Overcrowding

  • The overcrowding crisis continues at Galway University Hospital, with 43 patients on trolleys today.

    Yesterday there were 50 patients on trolleys at the Galway Hospital, and the full capacity protocol was put in place, with people urged to contact their GP before attending the Emergency Department.

    Today, there are 465 patients on hospital trolleys across the country, according to the Irish Nurses & Midwives Organisation.

    Galway University Hospital is the third most overcrowded with 43 patients waiting for a bed, with 15 people on trolleys at Sligo University Hospital and 4 at Mayo University Hospital.

     

     

  • There's a warning that overcrowded hospital emergency departments and staff shortages are putting patients at risk.

    The Irish Nurses and Midwives Organisation say HSE figures show there's a current shortage of over 200 nurses in Emergency Departments countrywide.

    There are 159 unfilled vacancies, while the HSE estimates an additional 57 nurses are required within emergency departments to care for admitted patients for whom there are no beds.

    The INMO says low pay and poor working conditions are making it hard to recruit and retain staff in emergency departments.

    Over this past month, there were over 7,000 admitted patients on hospital trolleys - an increase of 11% on July last year, and the most overcrowded July since records began.

    There were 457 patients on trolleys this month at Galway University Hospital - one of the four most overcrowded hospitals in the country.

    The INMO says overcrowding is now a constant feature of our hospital system - even in Summer.

  • The Irish Nurses and Midwives Organisation claims 2018 was the worst year on record for hospital overcrowding.

    Almost seven and a half thousand patients waited without a bed at Galway University last year, making it the third worst hospital affected nationally.

    New analysis from the INMO said in excess of 108,000 patients went without hospital beds last year - a record high.

    The figures are a 9% increase on 2017, which was itself a record high.

    This is nearly double the number in 2006 (55,720), when INMO records began.

    It blames overcrowding on low capacity and understaffing.

    The INMO said it has asked the Government to work with it to try to resolve problems with recruitment and retention in nursing.

    It says this has not happened, and that 95% of INMO nurses and midwives voted in favour of industrial action.

    The INMO executive will meet next week to set dates for strike action.

  • The modular unit, which was promised two years ago to relieve overcrowding at Mayo University Hospital's Emergency Department, will still not be in place this Winter.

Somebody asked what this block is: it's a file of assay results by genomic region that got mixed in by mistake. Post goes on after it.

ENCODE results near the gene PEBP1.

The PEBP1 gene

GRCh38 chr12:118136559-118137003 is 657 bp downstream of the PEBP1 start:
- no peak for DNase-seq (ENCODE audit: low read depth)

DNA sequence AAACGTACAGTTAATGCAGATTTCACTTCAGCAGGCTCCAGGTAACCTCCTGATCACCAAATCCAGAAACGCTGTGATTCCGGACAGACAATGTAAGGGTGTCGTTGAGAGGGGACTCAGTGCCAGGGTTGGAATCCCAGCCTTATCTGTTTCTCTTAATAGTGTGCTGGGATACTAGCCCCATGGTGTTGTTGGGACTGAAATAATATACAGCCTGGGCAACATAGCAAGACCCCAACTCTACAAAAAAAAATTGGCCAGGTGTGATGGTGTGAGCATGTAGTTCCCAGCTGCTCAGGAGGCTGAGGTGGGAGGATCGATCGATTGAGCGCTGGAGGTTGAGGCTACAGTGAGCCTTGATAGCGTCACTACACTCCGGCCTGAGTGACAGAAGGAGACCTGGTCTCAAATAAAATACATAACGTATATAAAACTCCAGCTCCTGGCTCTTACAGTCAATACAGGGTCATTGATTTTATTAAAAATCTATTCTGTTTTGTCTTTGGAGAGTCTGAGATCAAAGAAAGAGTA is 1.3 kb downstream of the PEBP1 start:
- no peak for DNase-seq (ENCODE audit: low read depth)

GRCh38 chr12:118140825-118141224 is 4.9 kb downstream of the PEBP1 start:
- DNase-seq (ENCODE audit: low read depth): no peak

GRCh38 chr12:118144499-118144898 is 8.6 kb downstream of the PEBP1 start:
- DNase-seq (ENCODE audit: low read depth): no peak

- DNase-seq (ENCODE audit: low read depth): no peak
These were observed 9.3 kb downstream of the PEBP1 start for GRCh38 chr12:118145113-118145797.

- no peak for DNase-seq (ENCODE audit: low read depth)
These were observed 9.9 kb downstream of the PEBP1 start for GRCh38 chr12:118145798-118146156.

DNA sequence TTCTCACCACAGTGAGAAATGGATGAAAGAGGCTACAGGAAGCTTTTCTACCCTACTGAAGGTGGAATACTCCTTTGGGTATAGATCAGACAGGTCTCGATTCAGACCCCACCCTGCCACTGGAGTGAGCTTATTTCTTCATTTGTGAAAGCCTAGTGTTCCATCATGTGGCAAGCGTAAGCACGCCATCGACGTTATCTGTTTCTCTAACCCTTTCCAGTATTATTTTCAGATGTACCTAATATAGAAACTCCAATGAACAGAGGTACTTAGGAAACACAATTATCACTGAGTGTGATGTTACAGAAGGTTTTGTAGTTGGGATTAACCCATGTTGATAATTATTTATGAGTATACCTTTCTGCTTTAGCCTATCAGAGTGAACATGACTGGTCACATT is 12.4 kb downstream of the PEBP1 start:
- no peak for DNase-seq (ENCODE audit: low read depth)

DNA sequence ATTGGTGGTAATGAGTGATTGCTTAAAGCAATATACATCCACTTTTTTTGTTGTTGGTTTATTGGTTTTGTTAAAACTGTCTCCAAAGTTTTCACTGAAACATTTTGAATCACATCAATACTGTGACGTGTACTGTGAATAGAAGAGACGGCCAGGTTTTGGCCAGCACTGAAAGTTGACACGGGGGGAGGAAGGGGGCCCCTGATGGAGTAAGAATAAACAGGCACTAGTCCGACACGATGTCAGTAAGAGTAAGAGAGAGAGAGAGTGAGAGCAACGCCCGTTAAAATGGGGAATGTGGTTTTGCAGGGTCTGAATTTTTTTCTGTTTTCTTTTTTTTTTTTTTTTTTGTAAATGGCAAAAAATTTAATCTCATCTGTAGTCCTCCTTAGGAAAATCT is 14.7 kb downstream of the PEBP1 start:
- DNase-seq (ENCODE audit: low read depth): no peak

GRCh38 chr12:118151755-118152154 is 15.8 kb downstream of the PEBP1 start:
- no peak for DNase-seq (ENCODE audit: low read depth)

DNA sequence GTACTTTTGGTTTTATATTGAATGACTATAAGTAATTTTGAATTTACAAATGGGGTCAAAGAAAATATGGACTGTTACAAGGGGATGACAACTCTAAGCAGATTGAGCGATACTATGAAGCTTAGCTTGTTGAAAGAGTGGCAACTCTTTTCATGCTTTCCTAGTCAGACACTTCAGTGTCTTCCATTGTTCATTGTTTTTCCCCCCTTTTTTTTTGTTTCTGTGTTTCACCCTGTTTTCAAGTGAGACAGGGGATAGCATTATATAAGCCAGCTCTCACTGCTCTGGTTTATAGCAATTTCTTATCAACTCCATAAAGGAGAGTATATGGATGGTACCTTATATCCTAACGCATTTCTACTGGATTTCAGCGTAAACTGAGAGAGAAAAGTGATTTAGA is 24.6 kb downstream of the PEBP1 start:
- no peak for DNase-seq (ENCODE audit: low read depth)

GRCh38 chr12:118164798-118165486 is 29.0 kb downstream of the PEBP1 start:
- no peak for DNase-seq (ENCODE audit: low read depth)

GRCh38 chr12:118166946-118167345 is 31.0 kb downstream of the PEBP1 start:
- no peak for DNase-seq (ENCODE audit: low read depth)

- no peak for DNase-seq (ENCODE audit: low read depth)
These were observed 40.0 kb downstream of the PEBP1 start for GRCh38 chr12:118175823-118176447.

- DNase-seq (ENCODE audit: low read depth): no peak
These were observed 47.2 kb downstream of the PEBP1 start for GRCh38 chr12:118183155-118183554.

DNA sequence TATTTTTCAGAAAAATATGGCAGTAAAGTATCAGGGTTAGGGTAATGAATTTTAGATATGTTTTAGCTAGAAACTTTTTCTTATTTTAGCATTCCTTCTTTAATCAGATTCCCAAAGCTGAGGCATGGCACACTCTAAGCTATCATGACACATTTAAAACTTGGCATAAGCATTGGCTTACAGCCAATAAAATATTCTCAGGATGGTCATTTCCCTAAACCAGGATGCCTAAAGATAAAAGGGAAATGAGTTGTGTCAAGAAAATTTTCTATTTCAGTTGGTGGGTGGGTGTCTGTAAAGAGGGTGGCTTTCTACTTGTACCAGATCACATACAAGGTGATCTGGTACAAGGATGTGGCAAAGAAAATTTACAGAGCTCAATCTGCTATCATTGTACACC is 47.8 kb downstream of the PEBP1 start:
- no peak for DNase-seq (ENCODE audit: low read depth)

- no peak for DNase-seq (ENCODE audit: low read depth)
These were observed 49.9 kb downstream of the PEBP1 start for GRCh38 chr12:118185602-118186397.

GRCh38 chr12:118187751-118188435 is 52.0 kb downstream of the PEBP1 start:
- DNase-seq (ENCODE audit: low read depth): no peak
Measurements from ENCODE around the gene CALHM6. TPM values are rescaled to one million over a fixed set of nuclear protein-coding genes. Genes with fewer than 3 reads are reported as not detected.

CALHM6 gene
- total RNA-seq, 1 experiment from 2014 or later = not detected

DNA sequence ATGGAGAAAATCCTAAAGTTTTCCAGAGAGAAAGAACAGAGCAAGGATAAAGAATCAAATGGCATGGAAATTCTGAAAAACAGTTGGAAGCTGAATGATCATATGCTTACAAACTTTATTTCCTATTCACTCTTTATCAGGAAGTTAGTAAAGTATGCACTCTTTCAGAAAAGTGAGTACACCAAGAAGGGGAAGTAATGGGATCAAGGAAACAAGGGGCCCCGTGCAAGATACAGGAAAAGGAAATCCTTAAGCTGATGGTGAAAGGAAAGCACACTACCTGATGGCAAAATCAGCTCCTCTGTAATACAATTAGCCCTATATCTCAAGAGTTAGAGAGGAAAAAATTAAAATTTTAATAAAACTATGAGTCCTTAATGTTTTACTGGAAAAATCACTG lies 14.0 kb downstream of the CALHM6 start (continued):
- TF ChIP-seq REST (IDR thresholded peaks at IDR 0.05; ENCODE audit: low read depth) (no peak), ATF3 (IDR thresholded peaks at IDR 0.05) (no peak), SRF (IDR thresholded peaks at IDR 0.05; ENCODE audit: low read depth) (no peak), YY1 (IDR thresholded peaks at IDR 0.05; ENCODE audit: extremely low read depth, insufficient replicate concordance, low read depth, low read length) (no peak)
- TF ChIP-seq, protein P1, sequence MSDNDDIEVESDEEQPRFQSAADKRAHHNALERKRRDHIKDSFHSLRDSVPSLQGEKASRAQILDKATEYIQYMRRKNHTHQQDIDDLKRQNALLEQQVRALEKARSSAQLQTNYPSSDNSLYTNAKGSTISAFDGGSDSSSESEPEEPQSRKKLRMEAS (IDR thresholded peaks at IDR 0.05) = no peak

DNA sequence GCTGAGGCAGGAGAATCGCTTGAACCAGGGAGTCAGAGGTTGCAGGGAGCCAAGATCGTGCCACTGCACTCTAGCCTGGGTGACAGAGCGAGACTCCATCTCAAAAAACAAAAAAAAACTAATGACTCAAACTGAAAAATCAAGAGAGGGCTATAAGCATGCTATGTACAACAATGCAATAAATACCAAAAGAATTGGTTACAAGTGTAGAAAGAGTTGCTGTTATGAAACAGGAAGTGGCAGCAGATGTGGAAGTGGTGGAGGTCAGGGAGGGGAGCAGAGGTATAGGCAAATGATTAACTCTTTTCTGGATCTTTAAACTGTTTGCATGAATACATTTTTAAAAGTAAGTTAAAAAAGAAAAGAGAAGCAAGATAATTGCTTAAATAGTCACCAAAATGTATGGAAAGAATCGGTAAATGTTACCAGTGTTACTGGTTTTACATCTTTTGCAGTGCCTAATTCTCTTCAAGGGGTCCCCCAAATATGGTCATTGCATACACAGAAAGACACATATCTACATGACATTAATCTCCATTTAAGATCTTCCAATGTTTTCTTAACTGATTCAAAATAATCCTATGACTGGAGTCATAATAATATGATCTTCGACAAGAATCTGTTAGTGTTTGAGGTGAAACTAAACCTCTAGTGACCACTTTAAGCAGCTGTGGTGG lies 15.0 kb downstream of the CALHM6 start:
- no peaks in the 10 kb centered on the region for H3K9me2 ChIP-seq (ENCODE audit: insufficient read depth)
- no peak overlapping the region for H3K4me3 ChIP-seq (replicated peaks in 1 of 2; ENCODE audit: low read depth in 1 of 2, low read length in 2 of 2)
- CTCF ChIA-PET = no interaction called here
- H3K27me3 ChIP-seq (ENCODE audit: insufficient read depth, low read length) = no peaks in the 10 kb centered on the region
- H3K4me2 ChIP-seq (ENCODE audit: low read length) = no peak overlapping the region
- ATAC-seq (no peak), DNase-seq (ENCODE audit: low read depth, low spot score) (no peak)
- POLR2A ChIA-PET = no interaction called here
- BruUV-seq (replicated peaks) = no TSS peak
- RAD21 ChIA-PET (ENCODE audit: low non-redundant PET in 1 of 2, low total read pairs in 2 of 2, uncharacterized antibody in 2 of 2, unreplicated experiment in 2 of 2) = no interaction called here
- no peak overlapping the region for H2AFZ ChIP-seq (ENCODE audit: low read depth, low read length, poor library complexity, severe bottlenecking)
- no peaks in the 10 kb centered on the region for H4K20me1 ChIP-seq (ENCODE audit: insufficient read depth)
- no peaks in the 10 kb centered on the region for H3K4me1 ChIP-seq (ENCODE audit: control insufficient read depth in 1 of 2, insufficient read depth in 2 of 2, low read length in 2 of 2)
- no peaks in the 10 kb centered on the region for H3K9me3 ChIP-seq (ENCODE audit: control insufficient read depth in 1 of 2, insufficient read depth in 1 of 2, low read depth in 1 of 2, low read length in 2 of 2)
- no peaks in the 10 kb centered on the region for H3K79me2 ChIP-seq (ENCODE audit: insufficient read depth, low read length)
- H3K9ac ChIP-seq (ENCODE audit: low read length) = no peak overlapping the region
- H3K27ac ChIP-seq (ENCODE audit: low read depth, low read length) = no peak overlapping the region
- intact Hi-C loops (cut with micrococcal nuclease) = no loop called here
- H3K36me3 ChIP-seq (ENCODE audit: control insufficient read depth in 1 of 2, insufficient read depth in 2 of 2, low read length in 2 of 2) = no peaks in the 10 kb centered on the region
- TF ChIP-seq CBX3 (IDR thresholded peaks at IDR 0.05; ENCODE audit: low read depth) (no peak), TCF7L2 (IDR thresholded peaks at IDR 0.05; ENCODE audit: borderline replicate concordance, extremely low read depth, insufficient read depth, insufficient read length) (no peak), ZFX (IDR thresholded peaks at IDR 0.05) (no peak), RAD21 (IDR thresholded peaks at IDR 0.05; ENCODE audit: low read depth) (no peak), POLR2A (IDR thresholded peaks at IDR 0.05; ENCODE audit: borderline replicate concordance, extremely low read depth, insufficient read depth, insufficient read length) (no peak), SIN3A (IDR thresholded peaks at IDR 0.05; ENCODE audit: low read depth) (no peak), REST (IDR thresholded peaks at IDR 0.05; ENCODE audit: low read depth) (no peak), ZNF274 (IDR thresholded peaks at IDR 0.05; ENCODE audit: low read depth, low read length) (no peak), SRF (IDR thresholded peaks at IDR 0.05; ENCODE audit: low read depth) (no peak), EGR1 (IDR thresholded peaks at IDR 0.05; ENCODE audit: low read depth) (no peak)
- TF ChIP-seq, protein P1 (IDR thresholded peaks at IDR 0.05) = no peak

The Health Minister announced the measure in 2016 to help tackle overcrowding, but it has now emerged that planning permission has not yet been sought for a modular unit at the Castlebar hospital.

    Fianna Fail Councillor Michael Loftus says it's a disgrace that, as we head into another Winter, the facility is not yet available.

    Councillor Loftus attempted to raise the matter at this week's meeting of the HSE Regional Forum, but told Midwest News he was unsuccessful in doing so.

    He says it's unfair on the people of Mayo that the promised modular unit has not yet been put in place.

  • 623 people are on trolleys in hospitals across the country today. 

    That includes 32 patients at Sligo University Hospital, 29 at University Hospital Galway, 4 at Mayo University Hospital and 4 at Portiuncla Hospital in Ballinasloe.

    According to the INMO, the worst affected is Cork University Hospital with 58 people waiting on beds. 

    It's followed by University Hospital Limerick where 55 patients are on trolleys.

  • At the annual Prison Officers Association Conference taking place today in Sligo the issue of overcrowding in Irish prisons was again back on the agenda. 
    Tony Power, President of the Prisoners Officers Association told Midwest News that prisoners’ sleeping on mattresses on floors is becoming an all too common sight again , yet he said, our open Centers remain below capacity.

    He gave an example of  one landing at the Midlands Prison, initially designed to hold 38 prisoners, is now regularly accommodating  prisoner numbers in excess of 65 and this is mirrored in many of the prisons
    Overcrowding puts both prisoners and prison officers at unnecessary risk, he stated and that is not unacceptable.

  • The overcrowding crisis continues at hospitals across the country this afternoon, with University Hospital Galway having the highest number of patients on trolleys.

    There are 51 patients on trolleys at University Hospital Galway this afternoon.

    Nationally there are 614 patients waiting on a trolley for a bed this afternoon.

    There are 34 patients on trolleys at Sligo University Hospital today, 13 at Mayo University Hospital and 7 at Portiuncla Hospital in Ballinasloe.